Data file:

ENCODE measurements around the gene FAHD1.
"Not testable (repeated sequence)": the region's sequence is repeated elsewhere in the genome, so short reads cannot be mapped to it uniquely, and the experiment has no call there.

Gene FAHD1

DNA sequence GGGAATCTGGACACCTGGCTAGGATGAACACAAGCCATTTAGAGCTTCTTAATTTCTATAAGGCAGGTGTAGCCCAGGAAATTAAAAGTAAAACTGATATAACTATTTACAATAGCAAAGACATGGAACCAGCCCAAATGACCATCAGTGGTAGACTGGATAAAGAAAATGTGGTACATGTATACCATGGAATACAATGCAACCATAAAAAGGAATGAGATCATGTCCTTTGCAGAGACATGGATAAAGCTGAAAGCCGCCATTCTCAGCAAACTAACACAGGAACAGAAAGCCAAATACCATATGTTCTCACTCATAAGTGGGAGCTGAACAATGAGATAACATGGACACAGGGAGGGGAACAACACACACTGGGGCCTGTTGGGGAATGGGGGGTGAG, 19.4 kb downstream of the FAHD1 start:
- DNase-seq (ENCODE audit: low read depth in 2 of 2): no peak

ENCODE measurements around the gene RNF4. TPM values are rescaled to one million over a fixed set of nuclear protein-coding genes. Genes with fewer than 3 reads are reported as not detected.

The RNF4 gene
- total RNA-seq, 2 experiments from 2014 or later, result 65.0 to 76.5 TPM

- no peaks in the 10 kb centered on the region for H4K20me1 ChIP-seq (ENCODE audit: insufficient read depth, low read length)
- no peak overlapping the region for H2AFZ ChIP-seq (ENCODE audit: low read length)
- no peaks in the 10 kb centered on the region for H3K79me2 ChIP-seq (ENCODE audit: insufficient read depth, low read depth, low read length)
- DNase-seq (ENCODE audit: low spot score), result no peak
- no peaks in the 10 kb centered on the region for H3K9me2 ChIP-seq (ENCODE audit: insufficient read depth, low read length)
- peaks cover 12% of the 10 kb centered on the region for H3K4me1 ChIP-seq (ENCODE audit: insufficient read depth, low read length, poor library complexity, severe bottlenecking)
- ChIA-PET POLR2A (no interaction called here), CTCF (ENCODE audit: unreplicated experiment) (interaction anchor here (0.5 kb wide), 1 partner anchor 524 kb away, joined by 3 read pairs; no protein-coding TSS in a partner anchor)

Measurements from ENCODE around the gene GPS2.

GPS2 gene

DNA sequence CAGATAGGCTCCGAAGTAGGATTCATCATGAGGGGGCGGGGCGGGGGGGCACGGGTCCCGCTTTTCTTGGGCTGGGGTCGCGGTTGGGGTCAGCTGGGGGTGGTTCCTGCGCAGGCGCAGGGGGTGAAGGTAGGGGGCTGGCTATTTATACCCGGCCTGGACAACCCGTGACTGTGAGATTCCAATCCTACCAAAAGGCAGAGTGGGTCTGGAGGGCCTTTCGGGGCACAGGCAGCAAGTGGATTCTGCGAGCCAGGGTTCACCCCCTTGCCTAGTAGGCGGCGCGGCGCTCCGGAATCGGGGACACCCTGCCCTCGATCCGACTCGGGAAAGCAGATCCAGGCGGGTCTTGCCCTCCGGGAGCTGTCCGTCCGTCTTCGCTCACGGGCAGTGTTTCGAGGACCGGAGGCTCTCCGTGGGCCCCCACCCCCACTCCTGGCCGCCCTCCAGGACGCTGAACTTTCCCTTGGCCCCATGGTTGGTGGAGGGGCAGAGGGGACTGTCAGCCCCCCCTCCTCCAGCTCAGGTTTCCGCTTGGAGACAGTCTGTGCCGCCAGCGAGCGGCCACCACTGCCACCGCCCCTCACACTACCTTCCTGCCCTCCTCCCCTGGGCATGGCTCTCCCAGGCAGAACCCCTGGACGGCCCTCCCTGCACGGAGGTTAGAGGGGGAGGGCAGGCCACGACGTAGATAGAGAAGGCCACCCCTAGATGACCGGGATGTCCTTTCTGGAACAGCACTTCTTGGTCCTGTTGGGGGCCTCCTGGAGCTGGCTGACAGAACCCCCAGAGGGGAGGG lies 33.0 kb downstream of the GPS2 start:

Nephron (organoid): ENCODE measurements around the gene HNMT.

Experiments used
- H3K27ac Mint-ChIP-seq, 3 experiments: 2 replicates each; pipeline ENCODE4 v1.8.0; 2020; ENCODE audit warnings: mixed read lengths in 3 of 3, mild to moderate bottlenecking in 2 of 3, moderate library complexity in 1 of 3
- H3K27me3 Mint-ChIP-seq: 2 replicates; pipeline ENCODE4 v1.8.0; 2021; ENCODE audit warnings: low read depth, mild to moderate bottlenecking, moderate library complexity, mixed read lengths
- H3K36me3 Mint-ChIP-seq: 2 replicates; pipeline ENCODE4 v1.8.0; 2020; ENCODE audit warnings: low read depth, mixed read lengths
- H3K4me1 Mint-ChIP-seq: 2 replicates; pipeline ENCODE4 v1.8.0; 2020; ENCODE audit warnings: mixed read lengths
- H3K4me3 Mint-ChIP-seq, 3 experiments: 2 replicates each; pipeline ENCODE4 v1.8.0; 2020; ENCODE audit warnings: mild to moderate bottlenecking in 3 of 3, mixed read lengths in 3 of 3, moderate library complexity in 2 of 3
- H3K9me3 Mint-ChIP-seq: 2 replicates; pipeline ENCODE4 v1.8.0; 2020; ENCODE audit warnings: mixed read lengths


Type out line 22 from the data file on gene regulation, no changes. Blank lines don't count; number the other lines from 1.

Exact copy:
- H3K27me3 Mint-ChIP-seq: 2 replicates; pipeline ENCODE4 v1.8.0; 2021; ENCODE audit warnings: low read depth, mild to moderate bottlenecking, moderate library complexity, mixed read lengths